Immunotherapy is an effective therapeutic option for several cancers. In the last years, the introduction of checkpoint inhibitors (ICIs) has shifted the therapeutic landscape in oncology and improved patient prognosis in a variety of neoplastic diseases. However, to date, the selection of the best patients eligible for these therapies, as well as the response assessment is still challenging. Patients are mainly stratified using an immunohistochemical analysis of the expression of antigens on biopsy specimens, such as PD-L1 and PD-1, on tumor cells, on peritumoral immune cells and/or in the tumor microenvironment (TME). Recently, the use and development of imaging biomarkers able to assess in-vivo cancer-related processes are becoming more important. Today, positron emission tomography (PET) with 2-deoxy-2-[18F]fluoro-D-glucose ([18F]FDG) is used routinely to evaluate tumor metabolism, and also to predict and monitor response to immunotherapy. Although highly sensitive, FDG-PET in general is rather unspecific. Novel radiopharmaceuticals (immuno-PET radiotracers), able to identify specific immune system targets, are under investigation in pre-clinical and clinical settings to better highlight all the mechanisms involved in immunotherapy. In this review, we will provide an overview of the main new immuno-PET radiotracers in development. We will also review the main players (immune cells, tumor cells and molecular targets) involved in immunotherapy. Furthermore, we report current applications and the evidence of using [18F]FDG PET in immunotherapy, including the use of artificial intelligence (AI).

The future of cancer diagnosis, treatment and surveillance: a systemic review on immunotherapy and immuno-pet radiotracers

Liberini V.;Capozza M.;Baldari S.;Terreno E.;Deandreis D.
2021

Abstract

Immunotherapy is an effective therapeutic option for several cancers. In the last years, the introduction of checkpoint inhibitors (ICIs) has shifted the therapeutic landscape in oncology and improved patient prognosis in a variety of neoplastic diseases. However, to date, the selection of the best patients eligible for these therapies, as well as the response assessment is still challenging. Patients are mainly stratified using an immunohistochemical analysis of the expression of antigens on biopsy specimens, such as PD-L1 and PD-1, on tumor cells, on peritumoral immune cells and/or in the tumor microenvironment (TME). Recently, the use and development of imaging biomarkers able to assess in-vivo cancer-related processes are becoming more important. Today, positron emission tomography (PET) with 2-deoxy-2-[18F]fluoro-D-glucose ([18F]FDG) is used routinely to evaluate tumor metabolism, and also to predict and monitor response to immunotherapy. Although highly sensitive, FDG-PET in general is rather unspecific. Novel radiopharmaceuticals (immuno-PET radiotracers), able to identify specific immune system targets, are under investigation in pre-clinical and clinical settings to better highlight all the mechanisms involved in immunotherapy. In this review, we will provide an overview of the main new immuno-PET radiotracers in development. We will also review the main players (immune cells, tumor cells and molecular targets) involved in immunotherapy. Furthermore, we report current applications and the evidence of using [18F]FDG PET in immunotherapy, including the use of artificial intelligence (AI).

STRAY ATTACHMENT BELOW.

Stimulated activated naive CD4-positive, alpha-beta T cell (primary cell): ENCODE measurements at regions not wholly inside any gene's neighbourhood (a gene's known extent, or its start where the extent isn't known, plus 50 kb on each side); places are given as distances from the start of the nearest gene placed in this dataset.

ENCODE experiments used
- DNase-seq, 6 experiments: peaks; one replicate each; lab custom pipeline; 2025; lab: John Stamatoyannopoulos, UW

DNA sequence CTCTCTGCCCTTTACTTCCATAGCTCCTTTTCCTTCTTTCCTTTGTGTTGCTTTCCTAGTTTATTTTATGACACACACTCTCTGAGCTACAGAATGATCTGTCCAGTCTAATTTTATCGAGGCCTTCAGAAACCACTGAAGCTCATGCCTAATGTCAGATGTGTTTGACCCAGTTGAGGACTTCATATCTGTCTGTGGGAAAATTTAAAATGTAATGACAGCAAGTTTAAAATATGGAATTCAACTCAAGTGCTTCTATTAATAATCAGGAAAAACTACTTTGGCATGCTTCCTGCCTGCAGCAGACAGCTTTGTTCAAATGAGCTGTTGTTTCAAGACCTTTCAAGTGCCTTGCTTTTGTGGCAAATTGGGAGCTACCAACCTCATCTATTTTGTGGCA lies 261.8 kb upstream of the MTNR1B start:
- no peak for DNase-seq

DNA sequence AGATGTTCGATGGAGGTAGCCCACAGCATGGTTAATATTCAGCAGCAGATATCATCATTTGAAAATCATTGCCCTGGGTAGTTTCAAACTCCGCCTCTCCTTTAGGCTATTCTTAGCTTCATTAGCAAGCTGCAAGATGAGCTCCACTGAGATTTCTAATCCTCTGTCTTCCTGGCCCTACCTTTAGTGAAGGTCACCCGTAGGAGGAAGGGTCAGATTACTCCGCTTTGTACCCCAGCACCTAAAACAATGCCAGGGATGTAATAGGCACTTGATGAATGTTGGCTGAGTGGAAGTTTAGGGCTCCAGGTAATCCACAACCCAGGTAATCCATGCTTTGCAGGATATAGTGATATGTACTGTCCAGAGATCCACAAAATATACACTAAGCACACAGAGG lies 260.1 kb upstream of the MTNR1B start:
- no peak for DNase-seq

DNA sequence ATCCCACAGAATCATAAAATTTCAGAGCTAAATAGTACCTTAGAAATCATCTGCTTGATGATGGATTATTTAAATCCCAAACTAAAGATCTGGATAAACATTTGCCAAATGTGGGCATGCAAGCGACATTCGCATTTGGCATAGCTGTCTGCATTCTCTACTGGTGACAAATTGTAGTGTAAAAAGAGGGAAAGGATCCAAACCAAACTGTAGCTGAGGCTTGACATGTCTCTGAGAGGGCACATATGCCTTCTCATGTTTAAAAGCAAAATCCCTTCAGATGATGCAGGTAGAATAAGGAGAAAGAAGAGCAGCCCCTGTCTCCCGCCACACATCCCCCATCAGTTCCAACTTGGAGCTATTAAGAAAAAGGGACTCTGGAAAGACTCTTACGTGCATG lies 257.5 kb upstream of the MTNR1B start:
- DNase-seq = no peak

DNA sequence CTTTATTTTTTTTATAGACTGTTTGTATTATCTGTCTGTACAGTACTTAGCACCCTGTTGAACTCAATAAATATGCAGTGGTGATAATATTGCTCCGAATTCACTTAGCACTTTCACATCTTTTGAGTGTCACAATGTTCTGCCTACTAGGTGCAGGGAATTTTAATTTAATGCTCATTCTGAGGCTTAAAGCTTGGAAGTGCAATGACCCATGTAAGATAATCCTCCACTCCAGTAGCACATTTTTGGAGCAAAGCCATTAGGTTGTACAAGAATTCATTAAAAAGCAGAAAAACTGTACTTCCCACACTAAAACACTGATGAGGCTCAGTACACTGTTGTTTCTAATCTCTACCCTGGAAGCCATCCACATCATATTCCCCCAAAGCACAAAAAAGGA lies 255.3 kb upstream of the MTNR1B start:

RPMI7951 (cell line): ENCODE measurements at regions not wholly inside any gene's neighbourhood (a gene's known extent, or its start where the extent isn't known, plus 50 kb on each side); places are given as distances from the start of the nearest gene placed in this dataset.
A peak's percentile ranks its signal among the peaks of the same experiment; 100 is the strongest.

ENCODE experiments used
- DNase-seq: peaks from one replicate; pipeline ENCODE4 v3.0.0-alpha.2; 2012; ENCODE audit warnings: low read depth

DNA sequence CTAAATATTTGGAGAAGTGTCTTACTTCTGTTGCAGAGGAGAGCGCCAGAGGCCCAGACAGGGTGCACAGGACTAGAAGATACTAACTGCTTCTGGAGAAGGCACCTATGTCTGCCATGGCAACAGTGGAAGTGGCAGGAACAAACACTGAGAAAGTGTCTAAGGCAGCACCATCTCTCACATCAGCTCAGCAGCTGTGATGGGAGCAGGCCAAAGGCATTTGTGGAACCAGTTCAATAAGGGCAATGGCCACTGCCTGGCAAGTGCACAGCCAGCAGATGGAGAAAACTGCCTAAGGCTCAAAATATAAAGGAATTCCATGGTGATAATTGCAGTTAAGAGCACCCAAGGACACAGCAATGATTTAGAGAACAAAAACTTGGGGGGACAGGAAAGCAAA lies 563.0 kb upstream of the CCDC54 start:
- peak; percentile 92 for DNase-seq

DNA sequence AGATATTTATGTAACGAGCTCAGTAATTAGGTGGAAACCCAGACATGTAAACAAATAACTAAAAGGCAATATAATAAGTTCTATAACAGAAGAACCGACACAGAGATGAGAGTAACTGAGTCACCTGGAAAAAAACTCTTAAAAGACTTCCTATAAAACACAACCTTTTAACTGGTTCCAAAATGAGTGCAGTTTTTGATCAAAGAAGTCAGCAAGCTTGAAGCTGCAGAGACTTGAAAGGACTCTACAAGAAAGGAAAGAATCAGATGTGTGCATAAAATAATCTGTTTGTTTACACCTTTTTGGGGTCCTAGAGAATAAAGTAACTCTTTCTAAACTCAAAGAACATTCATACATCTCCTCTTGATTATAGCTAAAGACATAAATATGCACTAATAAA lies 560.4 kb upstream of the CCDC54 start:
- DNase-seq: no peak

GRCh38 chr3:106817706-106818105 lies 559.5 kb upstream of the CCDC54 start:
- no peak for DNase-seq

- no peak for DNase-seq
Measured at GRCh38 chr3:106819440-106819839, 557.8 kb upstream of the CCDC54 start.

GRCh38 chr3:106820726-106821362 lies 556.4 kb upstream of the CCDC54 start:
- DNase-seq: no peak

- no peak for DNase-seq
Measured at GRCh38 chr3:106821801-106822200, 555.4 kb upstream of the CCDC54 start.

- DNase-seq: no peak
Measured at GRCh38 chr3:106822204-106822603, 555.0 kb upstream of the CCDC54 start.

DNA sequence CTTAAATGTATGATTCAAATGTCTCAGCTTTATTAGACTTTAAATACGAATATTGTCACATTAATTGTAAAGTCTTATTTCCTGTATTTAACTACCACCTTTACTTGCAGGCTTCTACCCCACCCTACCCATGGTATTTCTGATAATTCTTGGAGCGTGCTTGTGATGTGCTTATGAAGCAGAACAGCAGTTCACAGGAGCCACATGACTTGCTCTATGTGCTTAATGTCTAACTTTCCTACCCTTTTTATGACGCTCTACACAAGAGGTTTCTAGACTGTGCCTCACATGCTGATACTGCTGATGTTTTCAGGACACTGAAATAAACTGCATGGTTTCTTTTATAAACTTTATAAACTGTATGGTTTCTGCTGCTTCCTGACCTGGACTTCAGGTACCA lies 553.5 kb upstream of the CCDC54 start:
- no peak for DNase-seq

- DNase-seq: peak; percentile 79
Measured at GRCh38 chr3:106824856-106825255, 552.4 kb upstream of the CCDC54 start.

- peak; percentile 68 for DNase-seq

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AI; CAR-T cells; Deep learning; Immune checkpoint inhibitors; Immune checkpoint radiolabeled antibodies; Immune PET; Immunotherapy; PD-1; PD-L1; Radiomics; Antineoplastic Agents, Immunological; Artificial Intelligence; B7-H1 Antigen; Fluorodeoxyglucose F18; Gene Expression Regulation, Neoplastic; Humans; Immune Checkpoint Inhibitors; Immunotherapy, Adoptive; Killer Cells, Natural; Neoplasms; Positron-Emission Tomography; Programmed Cell Death 1 Receptor; Radiopharmaceuticals; Signal Transduction; T-Lymphocytes, Cytotoxic; T-Lymphocytes, Regulatory; Tumor Microenvironment
Liberini V.; Laudicella R.; Capozza M.; Huellner M.W.; Burger I.A.; Baldari S.; Terreno E.; Deandreis D.
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Utilizza questo identificativo per citare o creare un link a questo documento: http://hdl.handle.net/2318/1805845
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